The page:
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Glaucoma  |   June 2016
Effects of Chronic and Acute Intraocular Pressure Elevation on Scotopic and Photopic Contrast Sensitivity in Mice
Author Affiliations & Notes
  • Meike E. van der Heijden
    Department of Ophthalmology, Baylor College of Medicine, Houston, Texas, United States
    Department of Neuroscience, Baylor College of Medicine, Houston, Texas, United States
  • Priya Shah
    Department of Ophthalmology, Baylor College of Medicine, Houston, Texas, United States
  • Cameron S. Cowan
    Department of Ophthalmology, Baylor College of Medicine, Houston, Texas, United States
    Department of Neuroscience, Baylor College of Medicine, Houston, Texas, United States
  • Zhuo Yang
    Department of Ophthalmology, Baylor College of Medicine, Houston, Texas, United States
  • Samuel M. Wu
    Department of Ophthalmology, Baylor College of Medicine, Houston, Texas, United States
    Department of Neuroscience, Baylor College of Medicine, Houston, Texas, United States
  • Benjamin J. Frankfort
    Department of Ophthalmology, Baylor College of Medicine, Houston, Texas, United States
    Department of Neuroscience, Baylor College of Medicine, Houston, Texas, United States
  • Correspondence: Benjamin J. Frankfort, Baylor College of Medicine, Department of Ophthalmology, 6565 Fannin Street, NC-205, Houston, TX 77030, USA; benjamin.frankfort@bcm.edu
Investigative Ophthalmology & Visual Science June 2016, Vol.57, 3077-3087. doi:10.1167/iovs.16-19312
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      Meike E. van der Heijden, Priya Shah, Cameron S. Cowan, Zhuo Yang, Samuel M. Wu, Benjamin J. Frankfort; Effects of Chronic and Acute Intraocular Pressure Elevation on Scotopic and Photopic Contrast Sensitivity in Mice. Invest. Ophthalmol. Vis. Sci. 2016;57(7):3077-3087. doi: 10.1167/iovs.16-19312.

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      © ARVO (1962-2015); The Authors (2016-present)

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Abstract

Purpose: To compare the impact of intraocular pressure (IOP) elevation on scotopic and photopic contrast sensitivity in mice.

Methods: We chronically elevated the IOP of wild-type mice via injection of polystyrene beads or acutely via injection of highly cohesive sodium hyaluronate. Some eyes with chronically elevated IOP were treated with either topical brimonidine tartrate 0.1% or brinzolamide 1%. Scotopic and photopic contrast sensitivity was assessed at peak spatiotemporal frequencies at multiple time points, with an established optokinetic technique. Retinal ganglion cell (RGC) counts were determined with an antibody to class III beta-tubulin. Correlations among IOP level, RGC count, and scotopic or photopic contrast sensitivity were performed.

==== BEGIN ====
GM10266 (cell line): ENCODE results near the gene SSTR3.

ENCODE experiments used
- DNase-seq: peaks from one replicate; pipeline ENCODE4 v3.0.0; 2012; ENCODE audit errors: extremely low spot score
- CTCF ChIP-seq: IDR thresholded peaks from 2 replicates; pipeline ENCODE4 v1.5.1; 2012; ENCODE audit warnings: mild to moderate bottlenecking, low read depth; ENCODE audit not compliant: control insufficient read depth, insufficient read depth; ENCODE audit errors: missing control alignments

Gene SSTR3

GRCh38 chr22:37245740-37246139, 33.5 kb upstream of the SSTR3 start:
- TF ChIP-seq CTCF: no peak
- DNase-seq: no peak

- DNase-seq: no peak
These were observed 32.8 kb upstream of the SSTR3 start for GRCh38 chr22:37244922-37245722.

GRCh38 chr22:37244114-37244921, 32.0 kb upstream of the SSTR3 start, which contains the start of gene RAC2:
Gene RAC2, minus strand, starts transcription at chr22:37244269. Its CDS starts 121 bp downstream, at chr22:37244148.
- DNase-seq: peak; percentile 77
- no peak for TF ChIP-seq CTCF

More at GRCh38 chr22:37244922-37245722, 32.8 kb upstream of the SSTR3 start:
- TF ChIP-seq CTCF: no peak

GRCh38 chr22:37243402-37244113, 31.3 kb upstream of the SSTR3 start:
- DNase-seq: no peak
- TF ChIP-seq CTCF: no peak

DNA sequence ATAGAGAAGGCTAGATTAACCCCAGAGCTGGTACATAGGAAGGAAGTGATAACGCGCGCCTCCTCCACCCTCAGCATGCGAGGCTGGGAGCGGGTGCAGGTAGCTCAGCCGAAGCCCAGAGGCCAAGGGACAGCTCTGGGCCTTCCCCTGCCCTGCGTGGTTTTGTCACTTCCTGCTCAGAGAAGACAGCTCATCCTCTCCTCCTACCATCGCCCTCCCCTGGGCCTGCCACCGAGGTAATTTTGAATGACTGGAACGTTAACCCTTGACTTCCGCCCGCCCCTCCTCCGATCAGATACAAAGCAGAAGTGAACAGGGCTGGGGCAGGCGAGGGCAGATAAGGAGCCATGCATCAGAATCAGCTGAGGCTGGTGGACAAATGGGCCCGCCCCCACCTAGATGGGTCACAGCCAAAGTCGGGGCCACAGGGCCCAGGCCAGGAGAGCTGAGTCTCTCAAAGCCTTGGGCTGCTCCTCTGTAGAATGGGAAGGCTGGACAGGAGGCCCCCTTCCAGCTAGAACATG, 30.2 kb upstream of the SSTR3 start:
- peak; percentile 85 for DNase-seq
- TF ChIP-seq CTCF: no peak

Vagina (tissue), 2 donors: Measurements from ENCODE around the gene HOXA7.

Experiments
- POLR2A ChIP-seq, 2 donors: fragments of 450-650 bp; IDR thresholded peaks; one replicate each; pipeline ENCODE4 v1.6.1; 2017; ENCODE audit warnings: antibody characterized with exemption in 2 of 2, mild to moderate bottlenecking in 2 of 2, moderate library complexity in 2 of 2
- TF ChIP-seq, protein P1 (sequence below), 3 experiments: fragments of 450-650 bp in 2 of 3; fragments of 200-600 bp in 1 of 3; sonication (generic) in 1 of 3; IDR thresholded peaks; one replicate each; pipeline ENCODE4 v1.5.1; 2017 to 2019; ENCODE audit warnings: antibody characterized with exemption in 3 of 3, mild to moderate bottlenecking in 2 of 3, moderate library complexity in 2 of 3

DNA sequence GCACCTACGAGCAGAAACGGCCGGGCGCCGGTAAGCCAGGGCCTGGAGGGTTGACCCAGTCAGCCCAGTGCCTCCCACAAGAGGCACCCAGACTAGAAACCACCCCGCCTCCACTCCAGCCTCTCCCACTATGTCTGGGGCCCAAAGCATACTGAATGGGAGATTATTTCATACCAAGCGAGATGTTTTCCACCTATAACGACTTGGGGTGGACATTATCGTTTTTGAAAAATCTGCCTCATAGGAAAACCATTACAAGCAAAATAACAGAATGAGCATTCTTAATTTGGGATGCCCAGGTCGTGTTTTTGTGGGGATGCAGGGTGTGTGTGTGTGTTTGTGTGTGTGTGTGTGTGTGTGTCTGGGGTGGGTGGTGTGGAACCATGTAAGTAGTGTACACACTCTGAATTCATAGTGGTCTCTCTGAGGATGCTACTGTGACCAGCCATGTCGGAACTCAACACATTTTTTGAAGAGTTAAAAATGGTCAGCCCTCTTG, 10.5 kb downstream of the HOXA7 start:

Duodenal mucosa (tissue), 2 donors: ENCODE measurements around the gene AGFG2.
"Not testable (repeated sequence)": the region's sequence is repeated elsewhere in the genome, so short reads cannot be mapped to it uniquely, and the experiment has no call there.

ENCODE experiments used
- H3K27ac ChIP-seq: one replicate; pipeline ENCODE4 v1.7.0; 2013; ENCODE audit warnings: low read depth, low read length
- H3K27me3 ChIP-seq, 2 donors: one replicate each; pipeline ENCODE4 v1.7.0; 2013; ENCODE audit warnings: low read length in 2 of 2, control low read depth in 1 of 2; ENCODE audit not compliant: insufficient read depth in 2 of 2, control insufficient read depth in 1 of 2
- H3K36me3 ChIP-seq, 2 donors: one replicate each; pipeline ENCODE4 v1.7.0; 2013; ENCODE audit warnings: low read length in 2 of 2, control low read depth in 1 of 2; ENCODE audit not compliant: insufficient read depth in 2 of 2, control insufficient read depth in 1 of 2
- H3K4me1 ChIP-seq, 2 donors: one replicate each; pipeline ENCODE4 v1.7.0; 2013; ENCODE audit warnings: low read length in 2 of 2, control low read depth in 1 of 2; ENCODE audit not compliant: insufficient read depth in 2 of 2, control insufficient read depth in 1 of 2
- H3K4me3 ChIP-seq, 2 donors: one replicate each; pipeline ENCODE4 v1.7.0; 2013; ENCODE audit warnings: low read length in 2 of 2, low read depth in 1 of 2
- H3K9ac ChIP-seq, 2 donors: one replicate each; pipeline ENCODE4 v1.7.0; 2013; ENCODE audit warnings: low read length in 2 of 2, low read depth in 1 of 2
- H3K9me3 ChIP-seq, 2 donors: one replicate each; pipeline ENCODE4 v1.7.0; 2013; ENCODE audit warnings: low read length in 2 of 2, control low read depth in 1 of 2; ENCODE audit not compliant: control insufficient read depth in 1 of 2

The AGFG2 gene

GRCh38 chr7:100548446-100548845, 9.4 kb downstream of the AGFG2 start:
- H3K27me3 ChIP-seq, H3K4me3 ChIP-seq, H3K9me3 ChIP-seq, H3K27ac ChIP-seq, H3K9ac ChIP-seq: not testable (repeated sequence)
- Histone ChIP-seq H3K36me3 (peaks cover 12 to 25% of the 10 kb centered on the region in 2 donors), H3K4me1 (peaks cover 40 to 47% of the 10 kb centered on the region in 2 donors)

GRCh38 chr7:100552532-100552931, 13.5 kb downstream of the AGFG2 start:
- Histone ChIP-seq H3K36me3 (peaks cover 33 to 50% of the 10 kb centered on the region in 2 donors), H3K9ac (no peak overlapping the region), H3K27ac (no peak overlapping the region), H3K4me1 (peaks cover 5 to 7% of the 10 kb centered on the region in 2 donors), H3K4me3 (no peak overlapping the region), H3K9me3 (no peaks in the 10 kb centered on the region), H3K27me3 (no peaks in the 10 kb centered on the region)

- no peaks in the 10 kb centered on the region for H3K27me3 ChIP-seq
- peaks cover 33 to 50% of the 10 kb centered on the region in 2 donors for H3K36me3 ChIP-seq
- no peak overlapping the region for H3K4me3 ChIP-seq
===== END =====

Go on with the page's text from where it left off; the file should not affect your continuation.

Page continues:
Results: Six weeks of IOP elevation caused a generalized reduction of photopic contrast sensitivity and a preferential reduction of scotopic contrast sensitivity at peak spatiotemporal frequencies. The administration of brinzolamide but not brimonidine caused a significant reduction in cumulative IOP, whereas brimonidine, but not brinzolamide, prevented RGC loss. Both brimonidine and brinzolamide prevented contrast sensitivity loss, but brimonidine did so at earlier time points and across a wider range of lighting conditions. Following either chronic or acute IOP elevation, scotopic contrast sensitivity was impacted most prominently by IOP level and not by RGC count, while photopic contrast sensitivity was impacted by a combination of factors.

Conclusions: It is possible that scotopic-specific retinal circuitry is altered preferentially by IOP elevation, and that changes in scotopic contrast sensitivity will assist with glaucoma detection. Brimonidine appears to prevent RGC loss via an IOP-independent mechanism.

Glaucoma is a leading cause of blindness worldwide and a major public health concern.1,2 The disease is characterized by loss of the output cells of the retina, the retinal ganglion cells (RGCs), which leads to worsening of vision over time. At this time, the only conclusively identified modifiable risk factor for glaucoma is intraocular pressure (IOP), and essentially all treatments for glaucoma—pharmacologic, laser, and surgical—are based on the reduction of IOP.3,4 While IOP-lowering medications are the mainstay of therapy, there have been only a small number of prospective studies to demonstrate that these drugs preserve visual function in glaucoma patients. Furthermore, several recently developed agents have gained acceptance into clinical practice based on the assumption that the reduction of IOP by any method leads to the preservation of vision. However, one recent randomized controlled trial calls this assumption into question, showing that while two common IOP-lowering medications were equally effective at IOP lowering, their impact on visual preservation was quite different.5 These results hint at a more complex relationship between IOP and visual function than previously assumed.